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The [paper](https://homes.cs.washington.edu/~pedrod/papers/cacm12.pdf) presents some key lessons and "folk wisdom" that machine learning researchers and practitioners have learnt from experience and which are hard to find in textbooks. ### 1. Learning = Representation + Evaluation + Optimization All machine learning algorithms have three components: * **Representation** for a learner is the set if classifiers/functions that can be possibly learnt. This set is called *hypothesis space*. If a function is not in hypothesis space, it can not be learnt. * **Evaluation** function tells how good the machine learning model is. * **Optimisation** is the method to search for the most optimal learning model. ### 2. Its Generalization That Counts The fundamental goal of machine learning is to generalize beyond the training set. The data used to evaluate the model must be kept separate from the data used to learn the model. When we use generalization as a goal, we do not have access to a function that we can optimize. So we have to use training error as a proxy for test error. ### 3. Data Alone Is Not Enough Since our ultimate goal is generalization (see point 2), there is no such thing as **"enough"** data. Some knowledge beyond the data is needed to generalize beyond the data. Another way to put is "No learner can beat random guessing over all possible functions." But instead of hardcoding assumptions, learners should allow assumptions to be explicitly stated, varied and incorporated automatically into the model. ### 4. Overfitting Has Many Faces One way to interpret overfitting is to break down generalization error into two components: bias and variance. **Bias** is the tendency of the learner to constantly learn the same wrong thing (in the image, a high bias would mean more distance from the centre). **Variance** is the tendency to learn random things irrespective of the signal (in the image, a high variance would mean more scattered points). ![Bias Variance Diagram](https://dl.dropboxusercontent.com/u/56860240/APaperAWeek/BiasVarianceDiagram.png) A more powerful learner (one that can learn many models) need not be better than a less powerful one as they can have a high variance. While noise is not the only reason for overfitting, it can indeed aggravate the problem. Some tools against overfitting are  **crossvalidation**, **regularization**, **statistical significance testing**, etc. ### 5. Intuition Fails In High Dimensions Generalizing correctly becomes exponentially harder as dimensionality (number of features) become large. Machine learning algorithms depend on similaritybased reasoning which breaks down in high dimensions as a fixedsize training set covers only a small fraction of the large input space. Moreover, our intuitions from threedimensional space often do not apply to higher dimensional spaces. So the **curse of dimensionality** may outweigh the benefits of having more features. Though, in most cases, learners benefit from the **blessing of nonuniformity** as data points are concentrated in lowerdimensional manifolds. Learners can implicitly take advantage of this lower effective dimension or use dimensionality reduction techniques. ### 6. Theoretical Guarantees Are Not What They Seem A common type of bound common when dealing with machine learning algorithms is related to the number of samples needed to ensure good generalization. But these bounds are very loose in nature. Moreover, the bound says that given a large enough training dataset, our learner would return a good hypothesis with high probability or would not find a consistent hypothesis. It does not tell us anything about how to select a good hypothesis space. Another common type of bound is the asymptotic bound which says "given infinite data, the learner is guaranteed to output correct classifier". But in practice we never have infinite data and data alone is not enough (see point 3). So theoretical guarantees should be used to understand and drive the algorithm design and not as the only criteria to select algorithm. ### 7. Feature Engineering Is The Key Machine Learning is an iterative process where we train the learner, analyze the results, modify the learner/data and repeat. Feature engineering is a crucial step in this pipeline. Having the right kind of features (independent features that correlate well with the class) makes learning easier. But feature engineering is also difficult because it requires domain specific knowledge which extends beyond just the data at hand (see point 3). ### 8. More Data Beats A Clever Algorithm As a rule of thumb, a dumb algorithm with lots of data beats a clever algorithm with a modest amount of data. But more data means more scalability issues. Fixed size learners (parametric learners) can take advantage of data only to an extent beyond which adding more data does not improve the results. Variable size learners (nonparametric learners) can, in theory, learn any function given sufficient amount of data. Of course, even nonparametric learners are bound by limitations of memory and computational power. ### 9. Learn Many Models, Not Just One In early days of machine learning, the model/learner to be trained was predetermined and the focus was on tuning it for optimal performance. Then the focus shifted to trying many variants of different learners. Now the focus is on combining the various variants of different algorithms to generate the most optimal results. Such model ensembling techniques include *bagging*, *boosting* and *stacking*. ### 10. Simplicity Does Not Imply Accuracy Though Occam's razor suggests that machine learning models should be kept simple, there is no necessary connection between the number of parameters of a model and its tendency to overfit. The complexity of a model can be related to the size of hypothesis space as smaller spaces allow the hypothesis to be generated by smaller, simpler codes. But there is another side to this picture  A learner with a larger hypothesis space that tries fewer hypotheses is less likely to overfit than one that tries more hypotheses from a smaller space. So hypothesis space size is just a rough guide towards accuracy. Domingos conclude in his [other paper](http://homes.cs.washington.edu/~pedrod/papers/dmkd99.pdf) that "simpler hypotheses should be preferred because simplicity is a virtue in its own right, not because of a hypothetical connection with accuracy." ### 11. Representation Does Not Imply Learnable Just because a function can be represented, does not mean that the function can actually be learnt. Restrictions imposed by data, time and memory, limit the functions that can actually be learnt in a feasible manner. For example, decision tree learners can not learn trees with more leaves than the number of training data points. The right question to ask is "whether a function can be learnt" and not "whether a function can be represented". ### 12. Correlation Does Not Imply Causation Correlation may hint towards a possible cause and effect relationship but that needs to be investigated and validated. On the face of it, correlation can not be taken as proof of causation.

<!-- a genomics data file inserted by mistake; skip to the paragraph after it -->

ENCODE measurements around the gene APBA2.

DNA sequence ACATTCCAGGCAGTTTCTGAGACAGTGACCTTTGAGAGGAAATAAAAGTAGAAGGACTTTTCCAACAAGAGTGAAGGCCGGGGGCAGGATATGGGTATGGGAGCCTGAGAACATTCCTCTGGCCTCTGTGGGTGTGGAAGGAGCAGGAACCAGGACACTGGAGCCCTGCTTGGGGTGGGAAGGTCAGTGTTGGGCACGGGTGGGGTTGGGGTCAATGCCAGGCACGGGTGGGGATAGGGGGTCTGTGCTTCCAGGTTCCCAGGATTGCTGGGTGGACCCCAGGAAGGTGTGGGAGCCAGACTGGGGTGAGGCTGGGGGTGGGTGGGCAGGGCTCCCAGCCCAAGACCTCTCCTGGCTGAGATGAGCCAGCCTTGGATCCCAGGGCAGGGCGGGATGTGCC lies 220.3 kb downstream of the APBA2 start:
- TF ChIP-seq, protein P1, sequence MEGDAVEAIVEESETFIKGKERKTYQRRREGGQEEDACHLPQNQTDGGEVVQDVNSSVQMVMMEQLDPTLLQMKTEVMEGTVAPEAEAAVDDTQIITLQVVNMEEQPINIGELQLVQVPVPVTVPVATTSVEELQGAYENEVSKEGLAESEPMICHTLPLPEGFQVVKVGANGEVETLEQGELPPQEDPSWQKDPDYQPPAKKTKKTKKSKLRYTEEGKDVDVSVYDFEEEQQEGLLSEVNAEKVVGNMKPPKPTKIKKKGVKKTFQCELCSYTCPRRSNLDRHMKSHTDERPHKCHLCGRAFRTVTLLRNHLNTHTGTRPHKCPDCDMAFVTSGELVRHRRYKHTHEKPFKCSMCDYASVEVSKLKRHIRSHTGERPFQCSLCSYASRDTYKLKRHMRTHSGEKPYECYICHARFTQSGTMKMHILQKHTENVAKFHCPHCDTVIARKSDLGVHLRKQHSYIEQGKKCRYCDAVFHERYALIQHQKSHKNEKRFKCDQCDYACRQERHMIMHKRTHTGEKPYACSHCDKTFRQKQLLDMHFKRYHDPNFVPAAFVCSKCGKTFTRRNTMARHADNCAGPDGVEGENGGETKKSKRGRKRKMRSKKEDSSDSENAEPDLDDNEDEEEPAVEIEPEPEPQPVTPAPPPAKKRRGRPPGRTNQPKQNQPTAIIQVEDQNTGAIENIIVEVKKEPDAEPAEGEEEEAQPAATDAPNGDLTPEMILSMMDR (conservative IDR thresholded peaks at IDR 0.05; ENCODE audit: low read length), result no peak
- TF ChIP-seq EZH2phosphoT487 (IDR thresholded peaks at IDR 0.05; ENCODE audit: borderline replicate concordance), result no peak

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This paper presents Swapout, a simple dropout method applied to Residual Networks (ResNets). In a ResNet, a layer $Y$ is computed from the previous layer $X$ as $Y = X + F(X)$ where $F(X)$ is essentially the composition of a few convolutional layers. Swapout simply applies dropout separately on both terms of a layer's equation: $Y = \Theta_1 \odot X + \Theta_2 \odot F(X)$ where $\Theta_1$ and $\Theta_2$ are independent dropout masks for each term. The paper shows that this form of dropout is at least as good or superior as other forms of dropout, including the recently proposed [stochastic depth dropout][1]. Much like in the stochastic depth paper, better performance is achieved by linearly increasing the dropout rate (from 0 to 0.5) from the first hidden layer to the last. In addition to this observation, I also note the following empirical observations: 1. At test time, averaging the output layers of multiple dropout mask samples (referenced to as stochastic inference) is better than replacing the masks by their expectation (deterministic inference), the latter being the usual standard. 2. Comparable performance is achieved by making the ResNet wider (e.g. 4 times) and with fewer layers (e.g. 32) than the orignal ResNet work with thin but very deep (more than 1000 layers) ResNets. This would confirm a similar observation from [this paper][2]. Overall, these are useful observations to be aware of for anyone wanting to use ResNets in practice. [1]: http://arxiv.org/abs/1603.09382v1 [2]: https://arxiv.org/abs/1605.07146